Don't tell me I didn't see it, the red flower budding,
that radiant tiny shirt our hibiscus pulled on
to celebrate the summer. Don't tell me the bloom was not—
because it was—starting to open in the hands
of clean light this morning, when I saw it rustle,
fan out its tail, try out its wings, and flutter.
Then he turned and tipped his black bib
toward our hedge, tucked up his feet, and shaped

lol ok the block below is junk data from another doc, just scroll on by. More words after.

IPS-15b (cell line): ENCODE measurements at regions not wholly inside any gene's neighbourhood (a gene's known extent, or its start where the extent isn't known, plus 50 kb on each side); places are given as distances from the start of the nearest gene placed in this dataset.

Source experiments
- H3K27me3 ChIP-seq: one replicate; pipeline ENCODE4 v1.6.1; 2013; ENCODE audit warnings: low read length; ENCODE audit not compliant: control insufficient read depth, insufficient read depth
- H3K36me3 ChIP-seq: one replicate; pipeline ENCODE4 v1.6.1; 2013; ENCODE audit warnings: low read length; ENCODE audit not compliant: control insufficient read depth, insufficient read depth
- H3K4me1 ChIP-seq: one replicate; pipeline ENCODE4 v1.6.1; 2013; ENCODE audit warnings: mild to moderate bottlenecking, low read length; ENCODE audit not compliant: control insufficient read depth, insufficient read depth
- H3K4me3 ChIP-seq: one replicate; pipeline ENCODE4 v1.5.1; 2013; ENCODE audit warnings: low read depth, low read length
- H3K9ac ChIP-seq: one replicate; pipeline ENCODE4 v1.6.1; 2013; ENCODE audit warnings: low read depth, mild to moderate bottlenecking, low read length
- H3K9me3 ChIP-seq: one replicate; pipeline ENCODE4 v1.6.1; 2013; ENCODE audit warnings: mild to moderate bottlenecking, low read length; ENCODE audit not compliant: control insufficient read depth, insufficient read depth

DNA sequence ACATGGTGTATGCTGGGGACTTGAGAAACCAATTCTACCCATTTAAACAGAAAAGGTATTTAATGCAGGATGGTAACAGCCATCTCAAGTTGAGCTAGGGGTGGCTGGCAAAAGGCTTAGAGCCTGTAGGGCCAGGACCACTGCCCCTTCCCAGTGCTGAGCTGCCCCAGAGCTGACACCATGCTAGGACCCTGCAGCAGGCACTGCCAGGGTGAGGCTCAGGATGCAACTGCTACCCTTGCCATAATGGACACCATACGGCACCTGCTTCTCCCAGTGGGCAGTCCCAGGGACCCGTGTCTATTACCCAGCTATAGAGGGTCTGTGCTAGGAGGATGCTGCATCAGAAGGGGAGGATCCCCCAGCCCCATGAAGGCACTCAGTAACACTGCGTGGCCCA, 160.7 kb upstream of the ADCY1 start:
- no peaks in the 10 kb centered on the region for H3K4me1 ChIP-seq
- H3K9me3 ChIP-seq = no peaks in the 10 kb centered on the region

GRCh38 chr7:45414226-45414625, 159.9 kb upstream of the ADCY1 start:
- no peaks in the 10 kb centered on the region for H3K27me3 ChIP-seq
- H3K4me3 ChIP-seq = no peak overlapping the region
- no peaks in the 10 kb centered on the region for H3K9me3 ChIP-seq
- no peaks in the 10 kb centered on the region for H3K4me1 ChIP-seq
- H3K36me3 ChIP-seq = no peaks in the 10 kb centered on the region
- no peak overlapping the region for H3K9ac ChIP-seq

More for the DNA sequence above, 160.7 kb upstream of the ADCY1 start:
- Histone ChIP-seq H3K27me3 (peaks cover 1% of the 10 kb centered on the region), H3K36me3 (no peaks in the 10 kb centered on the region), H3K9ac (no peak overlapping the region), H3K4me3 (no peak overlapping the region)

his fist-size body to an arrow, trusting air.
Listen, I know the facts, why he couldn't have.
But I heard the red hibiscus blossom beat,
rest, thrash, take wing across our yard and settle
at the feeder. There he grasps the perch
with his gray feet and cocks his head and bobs
his flamey crest and cracks a sunflower seed
in his fat rosy beak. Call him a fiesta
for the eye, the highest note in the song
my voice can't reach, but still somehow can sing.
He takes the green world into his body,
turns everything he sees a furious scarlet,
as if it's easy. And how could it be otherwise?